According to CoreLogic, Canberra’s housing market was the second-strongest in the country in 2020, posting a 7.5 per cent rise in home values.
Only Darwin, with a 9 per cent rise, came in ahead of the national capital, where stand-alone house prices outperformed units and townhouses by more than two to one.
The latest CoreLogic report shows that house values rose 8.5 per cent in 2020, while units were up 4.1 per cent over the year.
In December, the median overall home value was $678,765, while for houses it was $762,608 and units $467,977.
Canberra remains the third most expensive housing market for both houses and units behind Sydney and Melbourne.
Melbourne home values are still 4.1 per cent below their March 2020 peak, and Sydney dwelling values need to recover a further 3.9 per cent before surpassing the previous July 2017 peak. Perth and Darwin values remain 19.9 per cent and 25.7 per cent below their 2014 peaks.
The results pay testament to the stability of the ACT’s economy in the face of the COVID-19 pandemic and the impact of restrictions on business activity and employment.
But it also points to not enough houses on the market to meet demand, particularly in the last quarter of the year when agents reported presentable properties were being snapped up quickly.
An investor retreat from the market was a dampener on the units market but allowed first-home buyers to gain a foothold in that burgeoning sector, particularly with the Commonwealth’s HomeBuilder scheme fuelling new builds.
In the last month of the year, Canberra dwelling values rose 0.6 per cent with listings tapering off before the Christmas-New Year break.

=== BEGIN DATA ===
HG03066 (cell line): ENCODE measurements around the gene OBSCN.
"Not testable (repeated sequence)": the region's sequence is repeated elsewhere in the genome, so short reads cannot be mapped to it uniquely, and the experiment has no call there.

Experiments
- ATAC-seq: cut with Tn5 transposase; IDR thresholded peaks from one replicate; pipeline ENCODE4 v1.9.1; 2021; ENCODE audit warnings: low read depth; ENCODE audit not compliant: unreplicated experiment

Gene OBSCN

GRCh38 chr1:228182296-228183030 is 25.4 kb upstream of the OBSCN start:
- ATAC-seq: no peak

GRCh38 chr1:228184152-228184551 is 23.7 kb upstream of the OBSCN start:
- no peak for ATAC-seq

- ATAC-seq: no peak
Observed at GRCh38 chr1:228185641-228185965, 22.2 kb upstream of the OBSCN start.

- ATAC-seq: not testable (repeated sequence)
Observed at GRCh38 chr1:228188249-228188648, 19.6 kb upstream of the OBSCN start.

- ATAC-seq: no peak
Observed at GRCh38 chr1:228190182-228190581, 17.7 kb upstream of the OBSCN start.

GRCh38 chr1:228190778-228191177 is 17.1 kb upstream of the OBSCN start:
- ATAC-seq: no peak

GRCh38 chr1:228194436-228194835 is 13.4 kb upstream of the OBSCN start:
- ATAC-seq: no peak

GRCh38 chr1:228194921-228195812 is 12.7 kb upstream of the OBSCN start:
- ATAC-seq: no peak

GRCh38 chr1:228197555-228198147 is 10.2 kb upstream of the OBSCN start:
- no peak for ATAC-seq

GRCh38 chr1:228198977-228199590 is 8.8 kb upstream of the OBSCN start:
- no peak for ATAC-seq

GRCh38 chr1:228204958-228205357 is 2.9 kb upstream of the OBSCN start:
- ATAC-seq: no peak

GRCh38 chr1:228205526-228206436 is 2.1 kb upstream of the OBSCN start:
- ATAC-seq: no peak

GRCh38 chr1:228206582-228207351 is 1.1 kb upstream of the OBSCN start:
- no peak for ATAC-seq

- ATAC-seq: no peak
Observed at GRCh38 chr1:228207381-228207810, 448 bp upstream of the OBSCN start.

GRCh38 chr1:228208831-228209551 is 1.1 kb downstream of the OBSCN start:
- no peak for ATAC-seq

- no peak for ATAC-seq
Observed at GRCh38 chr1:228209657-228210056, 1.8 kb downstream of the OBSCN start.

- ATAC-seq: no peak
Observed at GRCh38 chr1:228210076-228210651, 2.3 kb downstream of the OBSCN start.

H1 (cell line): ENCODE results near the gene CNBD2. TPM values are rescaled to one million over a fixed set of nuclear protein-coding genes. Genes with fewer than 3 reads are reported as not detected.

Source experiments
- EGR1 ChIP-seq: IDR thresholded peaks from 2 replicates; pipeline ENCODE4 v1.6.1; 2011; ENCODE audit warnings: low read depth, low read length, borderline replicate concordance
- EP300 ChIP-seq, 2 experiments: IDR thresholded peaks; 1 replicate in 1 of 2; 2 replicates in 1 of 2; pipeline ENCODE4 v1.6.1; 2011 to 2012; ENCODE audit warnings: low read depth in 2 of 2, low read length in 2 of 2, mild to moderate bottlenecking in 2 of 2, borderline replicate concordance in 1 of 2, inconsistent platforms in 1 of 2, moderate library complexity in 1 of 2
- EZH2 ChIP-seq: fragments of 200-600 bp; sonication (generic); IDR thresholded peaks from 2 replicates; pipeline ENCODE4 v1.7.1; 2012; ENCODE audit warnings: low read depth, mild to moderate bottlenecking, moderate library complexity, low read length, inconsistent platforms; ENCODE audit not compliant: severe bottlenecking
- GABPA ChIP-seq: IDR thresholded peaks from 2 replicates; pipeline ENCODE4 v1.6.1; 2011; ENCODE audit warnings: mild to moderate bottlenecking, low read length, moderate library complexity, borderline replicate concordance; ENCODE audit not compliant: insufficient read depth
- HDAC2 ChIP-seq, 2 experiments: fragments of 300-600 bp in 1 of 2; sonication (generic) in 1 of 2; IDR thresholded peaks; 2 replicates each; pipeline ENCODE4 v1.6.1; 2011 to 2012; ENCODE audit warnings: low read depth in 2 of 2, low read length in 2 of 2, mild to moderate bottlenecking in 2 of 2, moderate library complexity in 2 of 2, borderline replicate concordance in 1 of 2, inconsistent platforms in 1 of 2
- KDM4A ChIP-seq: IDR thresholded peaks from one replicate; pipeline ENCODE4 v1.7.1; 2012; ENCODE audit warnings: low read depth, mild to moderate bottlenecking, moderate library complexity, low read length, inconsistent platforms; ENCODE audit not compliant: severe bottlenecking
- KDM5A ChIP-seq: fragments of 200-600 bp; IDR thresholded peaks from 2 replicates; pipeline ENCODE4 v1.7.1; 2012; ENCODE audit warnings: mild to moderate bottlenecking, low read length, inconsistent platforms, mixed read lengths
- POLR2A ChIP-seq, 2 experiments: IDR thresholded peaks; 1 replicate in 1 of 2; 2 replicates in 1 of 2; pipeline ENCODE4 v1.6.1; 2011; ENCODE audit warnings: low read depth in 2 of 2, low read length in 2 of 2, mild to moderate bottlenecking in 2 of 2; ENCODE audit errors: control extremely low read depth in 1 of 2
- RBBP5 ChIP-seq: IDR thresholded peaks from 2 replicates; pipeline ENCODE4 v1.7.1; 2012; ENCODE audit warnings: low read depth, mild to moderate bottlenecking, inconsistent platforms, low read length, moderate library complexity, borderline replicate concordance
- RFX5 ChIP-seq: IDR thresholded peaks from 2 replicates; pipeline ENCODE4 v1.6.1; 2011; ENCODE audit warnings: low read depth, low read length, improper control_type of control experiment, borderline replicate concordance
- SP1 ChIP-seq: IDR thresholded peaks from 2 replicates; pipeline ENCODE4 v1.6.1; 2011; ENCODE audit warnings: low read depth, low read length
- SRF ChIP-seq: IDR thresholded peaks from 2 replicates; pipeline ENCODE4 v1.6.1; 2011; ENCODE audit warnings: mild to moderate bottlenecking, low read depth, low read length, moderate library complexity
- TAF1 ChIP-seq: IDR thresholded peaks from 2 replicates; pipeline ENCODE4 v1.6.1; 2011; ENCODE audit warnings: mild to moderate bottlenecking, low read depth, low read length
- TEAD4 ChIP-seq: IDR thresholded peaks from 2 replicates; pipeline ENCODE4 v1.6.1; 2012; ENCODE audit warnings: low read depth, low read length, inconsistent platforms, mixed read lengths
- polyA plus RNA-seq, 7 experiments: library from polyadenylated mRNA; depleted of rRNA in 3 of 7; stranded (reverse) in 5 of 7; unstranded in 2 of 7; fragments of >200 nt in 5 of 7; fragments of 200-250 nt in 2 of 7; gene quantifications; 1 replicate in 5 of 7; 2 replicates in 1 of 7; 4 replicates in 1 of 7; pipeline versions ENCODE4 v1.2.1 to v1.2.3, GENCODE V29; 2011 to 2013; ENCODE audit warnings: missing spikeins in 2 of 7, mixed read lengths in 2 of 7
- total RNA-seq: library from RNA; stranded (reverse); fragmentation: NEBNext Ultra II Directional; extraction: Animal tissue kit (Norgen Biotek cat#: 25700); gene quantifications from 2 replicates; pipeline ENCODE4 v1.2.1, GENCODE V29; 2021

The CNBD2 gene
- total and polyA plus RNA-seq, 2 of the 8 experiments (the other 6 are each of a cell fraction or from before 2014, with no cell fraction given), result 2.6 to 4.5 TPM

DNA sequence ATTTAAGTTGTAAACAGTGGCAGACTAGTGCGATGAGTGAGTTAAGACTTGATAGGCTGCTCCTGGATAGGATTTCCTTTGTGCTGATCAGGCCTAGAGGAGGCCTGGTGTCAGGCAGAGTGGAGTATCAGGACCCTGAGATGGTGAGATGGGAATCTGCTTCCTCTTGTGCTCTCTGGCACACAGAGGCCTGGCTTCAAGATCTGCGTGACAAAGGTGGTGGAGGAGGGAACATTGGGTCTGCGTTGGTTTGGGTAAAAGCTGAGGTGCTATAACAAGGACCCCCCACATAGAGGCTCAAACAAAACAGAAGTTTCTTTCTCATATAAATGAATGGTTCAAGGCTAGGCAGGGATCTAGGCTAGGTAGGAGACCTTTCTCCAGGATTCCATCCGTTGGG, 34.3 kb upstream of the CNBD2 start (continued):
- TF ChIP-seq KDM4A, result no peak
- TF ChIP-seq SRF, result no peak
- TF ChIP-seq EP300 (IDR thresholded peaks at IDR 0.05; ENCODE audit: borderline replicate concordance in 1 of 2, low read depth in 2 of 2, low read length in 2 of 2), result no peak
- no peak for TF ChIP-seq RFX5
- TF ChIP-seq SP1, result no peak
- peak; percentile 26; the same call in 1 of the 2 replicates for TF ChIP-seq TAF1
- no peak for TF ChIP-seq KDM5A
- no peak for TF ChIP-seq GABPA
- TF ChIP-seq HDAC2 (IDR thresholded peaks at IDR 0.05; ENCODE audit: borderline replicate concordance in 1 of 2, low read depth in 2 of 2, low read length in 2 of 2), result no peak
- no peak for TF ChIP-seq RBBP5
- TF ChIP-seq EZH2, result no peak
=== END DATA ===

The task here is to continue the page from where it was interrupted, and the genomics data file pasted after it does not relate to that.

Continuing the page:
Houses were up 0.7 per cent and units 0.3 per cent.
Nationally, December produced a 1 per cent rise in CoreLogic’s national home value index. The third consecutive month-on-month rise followed a 2.1 per cent drop in dwelling values between April and September.
CoreLogic’s research director, Tim Lawless, said the year was marked by a dip in values due to COVID-19, and unprecedented volatility in the transaction space.
“The number of residential property sales plummeted by 40 per cent through March and April but finished the year with almost 8 per cent more sales relative to a year ago as buyer numbers surged through the second half of the year,” he said.
”Despite the volatility, housing values showed remarkable resilience, falling by only 2.1 per cent before rebounding with strength throughout the final quarter of 2020.”
The rebound came thanks to government supports and record low interest rates.
Regional markets also benefited as the success of working from home and COVID-19 restrictions stimulated interest in cheaper housing outside of the capital cities.
“Regional housing markets had generally underperformed relative to the capital city regions over the past decade, but 2020 saw regional housing values surge as demand outweighed supply,” Mr Lawless said.
The relative containment of the virus and subsequent economic recovery has lessened the likelihood of defaults come March when government supports are due to expire, but as the current COVID-19 outbreaks in Sydney and Melbourne show, the risks remain.
In a stable and COVID-free Canberra, home values look set to continue rising in 2021, particularly for houses, which the market cannot get enough of.